How a combination of legislative overreach and an enabled white nationalist movement could spell disaster for North Carolina
This past weekend’s violence in Charlottesville, VA prompted outrage across the political spectrum after three were killed and dozens injured at a white nationalist rally and counter-protest. The rally, held at a park home to a statue of Confederate General Robert E. Lee and on the grounds of the University of Virginia, turned deadly when a terrorist drove his car into a crowd protesting the white nationalists. Both of North Carolina’s senators condemned the violence.
North Carolina, however, is considerably vulnerable to the same kind of attacks witnessed in its neighboring state due to recent legislation.
Confederate monuments across the state gained blanket protection from a 2015 law signed into place by then Governor Pat McCrory. The”Historic Artifact Management and Patriotism Act,” which states that historic monuments cannot be removed without the express permission of the state’s historical commission, came after heightened protests that year calling for the removal of “Silent Sam,” a statue of a Confederate soldier on the campus of UNC Chapel Hill.
That the protests occurred at the state’s flagship public university wasn’t lost on the Republican-majority legislature, which has sharply focused on a perceived liberal bias among faculty there.
The 2017 legislative session brought about a bill aimed to quell that bias; the bill was voted into law by a Republican super majority, setting into place bans on free speech zones at state campuses and prohibitions preventing college administrators from canceling controversial speakers and events. It also calls for punishments for any student who interrupts or shouts down a speaker.
Protecting Confederate monuments and clearing the way for controversial speakers at university campuses more than creates a tinderbox for the kind of violence witnessed so recently in Charlottesville. But the state legislature went a step further this spring, introducing a bill that would make it legal for North Carolina drivers to “plow their cars through protesters” blocking the road.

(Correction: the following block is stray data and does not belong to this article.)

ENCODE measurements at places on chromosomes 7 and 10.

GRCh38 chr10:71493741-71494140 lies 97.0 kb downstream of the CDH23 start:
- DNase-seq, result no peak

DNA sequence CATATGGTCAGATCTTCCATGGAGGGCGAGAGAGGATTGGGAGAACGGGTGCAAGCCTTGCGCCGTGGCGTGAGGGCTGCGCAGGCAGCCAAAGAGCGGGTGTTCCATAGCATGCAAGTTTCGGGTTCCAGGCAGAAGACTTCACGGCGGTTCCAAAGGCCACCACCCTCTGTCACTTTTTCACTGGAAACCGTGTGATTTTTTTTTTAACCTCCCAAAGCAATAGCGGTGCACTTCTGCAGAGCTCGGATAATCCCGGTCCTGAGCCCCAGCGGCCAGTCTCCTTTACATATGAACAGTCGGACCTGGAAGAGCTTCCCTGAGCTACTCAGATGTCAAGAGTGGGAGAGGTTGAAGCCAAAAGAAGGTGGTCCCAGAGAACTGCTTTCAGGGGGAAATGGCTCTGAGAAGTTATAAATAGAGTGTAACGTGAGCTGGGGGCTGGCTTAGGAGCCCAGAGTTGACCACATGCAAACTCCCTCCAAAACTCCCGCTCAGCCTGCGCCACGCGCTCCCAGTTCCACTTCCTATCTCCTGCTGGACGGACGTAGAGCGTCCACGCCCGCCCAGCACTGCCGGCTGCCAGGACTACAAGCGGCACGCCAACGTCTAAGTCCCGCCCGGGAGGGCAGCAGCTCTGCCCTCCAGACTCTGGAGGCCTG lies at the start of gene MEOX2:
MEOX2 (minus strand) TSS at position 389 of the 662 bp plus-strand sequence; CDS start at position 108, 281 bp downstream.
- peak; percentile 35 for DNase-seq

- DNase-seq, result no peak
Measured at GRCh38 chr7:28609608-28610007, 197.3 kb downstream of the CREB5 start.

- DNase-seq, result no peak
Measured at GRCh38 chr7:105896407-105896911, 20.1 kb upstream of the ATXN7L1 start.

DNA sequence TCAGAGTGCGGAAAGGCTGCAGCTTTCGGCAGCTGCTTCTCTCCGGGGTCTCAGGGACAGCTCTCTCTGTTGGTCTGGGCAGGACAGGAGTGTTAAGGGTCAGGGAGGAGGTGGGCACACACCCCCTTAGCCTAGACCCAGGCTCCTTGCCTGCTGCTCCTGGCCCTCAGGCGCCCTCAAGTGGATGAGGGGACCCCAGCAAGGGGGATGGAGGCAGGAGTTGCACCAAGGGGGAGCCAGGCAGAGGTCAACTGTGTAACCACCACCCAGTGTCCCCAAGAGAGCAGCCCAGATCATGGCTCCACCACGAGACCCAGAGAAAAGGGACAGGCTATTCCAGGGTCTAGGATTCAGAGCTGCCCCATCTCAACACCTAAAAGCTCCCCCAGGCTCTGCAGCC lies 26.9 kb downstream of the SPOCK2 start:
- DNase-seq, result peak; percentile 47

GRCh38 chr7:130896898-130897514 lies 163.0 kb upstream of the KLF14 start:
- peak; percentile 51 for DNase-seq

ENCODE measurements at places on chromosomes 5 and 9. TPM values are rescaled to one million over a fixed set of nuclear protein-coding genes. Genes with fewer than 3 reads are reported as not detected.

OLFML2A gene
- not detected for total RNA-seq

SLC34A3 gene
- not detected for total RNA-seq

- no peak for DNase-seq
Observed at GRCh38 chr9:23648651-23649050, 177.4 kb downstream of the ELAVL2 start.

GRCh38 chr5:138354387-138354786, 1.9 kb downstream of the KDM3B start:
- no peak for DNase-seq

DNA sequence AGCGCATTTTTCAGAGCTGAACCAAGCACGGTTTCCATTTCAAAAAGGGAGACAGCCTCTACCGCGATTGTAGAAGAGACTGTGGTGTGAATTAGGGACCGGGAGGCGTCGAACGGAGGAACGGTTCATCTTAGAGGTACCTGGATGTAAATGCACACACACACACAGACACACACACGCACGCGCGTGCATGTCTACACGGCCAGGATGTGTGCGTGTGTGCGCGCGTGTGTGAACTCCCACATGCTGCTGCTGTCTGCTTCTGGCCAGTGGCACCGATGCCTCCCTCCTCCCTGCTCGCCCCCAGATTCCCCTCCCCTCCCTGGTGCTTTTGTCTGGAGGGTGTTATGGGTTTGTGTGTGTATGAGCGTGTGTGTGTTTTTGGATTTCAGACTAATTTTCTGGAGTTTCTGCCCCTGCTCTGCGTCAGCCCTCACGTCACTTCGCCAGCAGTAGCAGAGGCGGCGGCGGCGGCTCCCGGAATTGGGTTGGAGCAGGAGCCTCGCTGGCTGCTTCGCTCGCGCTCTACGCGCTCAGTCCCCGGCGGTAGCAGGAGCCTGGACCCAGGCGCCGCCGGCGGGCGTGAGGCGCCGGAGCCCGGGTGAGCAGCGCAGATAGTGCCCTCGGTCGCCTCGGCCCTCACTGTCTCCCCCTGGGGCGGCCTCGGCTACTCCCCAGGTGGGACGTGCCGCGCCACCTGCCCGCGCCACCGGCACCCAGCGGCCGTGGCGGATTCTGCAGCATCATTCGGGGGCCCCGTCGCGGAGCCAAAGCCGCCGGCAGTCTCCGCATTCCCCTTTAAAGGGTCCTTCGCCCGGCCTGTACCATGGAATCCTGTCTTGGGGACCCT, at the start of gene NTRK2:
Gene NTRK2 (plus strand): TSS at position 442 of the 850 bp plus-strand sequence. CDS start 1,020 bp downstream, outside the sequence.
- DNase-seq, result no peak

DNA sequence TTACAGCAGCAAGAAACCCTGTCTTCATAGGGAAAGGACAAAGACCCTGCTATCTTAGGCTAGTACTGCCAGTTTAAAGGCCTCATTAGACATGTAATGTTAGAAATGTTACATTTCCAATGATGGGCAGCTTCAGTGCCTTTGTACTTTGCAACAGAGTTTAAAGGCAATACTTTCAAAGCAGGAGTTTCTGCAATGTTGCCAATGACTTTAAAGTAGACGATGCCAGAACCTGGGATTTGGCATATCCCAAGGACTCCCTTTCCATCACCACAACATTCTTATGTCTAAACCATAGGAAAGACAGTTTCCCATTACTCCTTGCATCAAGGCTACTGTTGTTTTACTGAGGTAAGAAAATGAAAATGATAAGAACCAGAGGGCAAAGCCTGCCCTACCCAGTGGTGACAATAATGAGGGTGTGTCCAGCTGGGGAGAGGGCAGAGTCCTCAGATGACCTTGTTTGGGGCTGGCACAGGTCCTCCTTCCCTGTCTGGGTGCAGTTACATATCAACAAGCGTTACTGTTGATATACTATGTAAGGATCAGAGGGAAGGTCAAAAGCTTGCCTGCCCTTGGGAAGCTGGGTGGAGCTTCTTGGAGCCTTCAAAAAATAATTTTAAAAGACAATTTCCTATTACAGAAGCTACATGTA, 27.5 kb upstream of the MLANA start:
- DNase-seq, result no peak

More specifically (and pardoning the quote above, which copies Fox News’ hyperbole), the proposed bill would protect drivers from civil liability should they strike a protester who is illegally blocking a road.
Following the violence in Virginia, where Charlottesville paralegal Heather Heyer was struck down by a vehicle driven by a white nationalist, Republicans report they have no plans to push the bill forward, stalling legislation that would all but hand the keys to the next terrorist.
It’s important to note that each of these pieces of legislation was borne from a gut-level reaction to national headlines. The monument protection bill was rushed through after white nationalist Dylan Roof massacred nine parishioners in a Charleston, SC church–prompting our neighbor to rescind its political support of the Confederate flag and sparking renewed criticism of Confederate memorials and monuments.
The campus free speech legislation followed riots and protests over controversial speakers at Middlebury, UC Berkeley, and UCLA. And the bill protecting drivers who hit protestors stemmed from violence in Charlotte, where in 2016 crowds protesting the police shooting of Keith Lamont Scott flooded onto highways and interstates, rioting and looting.
All of that is to say the events sparking these bills shouldn’t go without careful examination and consideration.
However, as is undeniably proven by common sense, each of these bills is a legislative canon aimed at far less substantial issues. They demonstrate overreach by the state, and they exceed practical measures (including existing law) that should suffice.
Richard Spencer, the white nationalist behind the Charlottesville fiasco, is planning a nationwide tour of college campuses. (Texas A&M today cancelled his planned rally in September.) It’s only a matter of time before Spencer or another white nationalist or terrorist group comes to North Carolina to rally around a Confederate memorial–a rally that cannot be canceled, a rally against which counter-protesting students could be punished.
A tinderbox waiting for a spark–and put into place by overzealous legislation–leaving us North Carolinians with fewer means to prevent another tragedy from happening.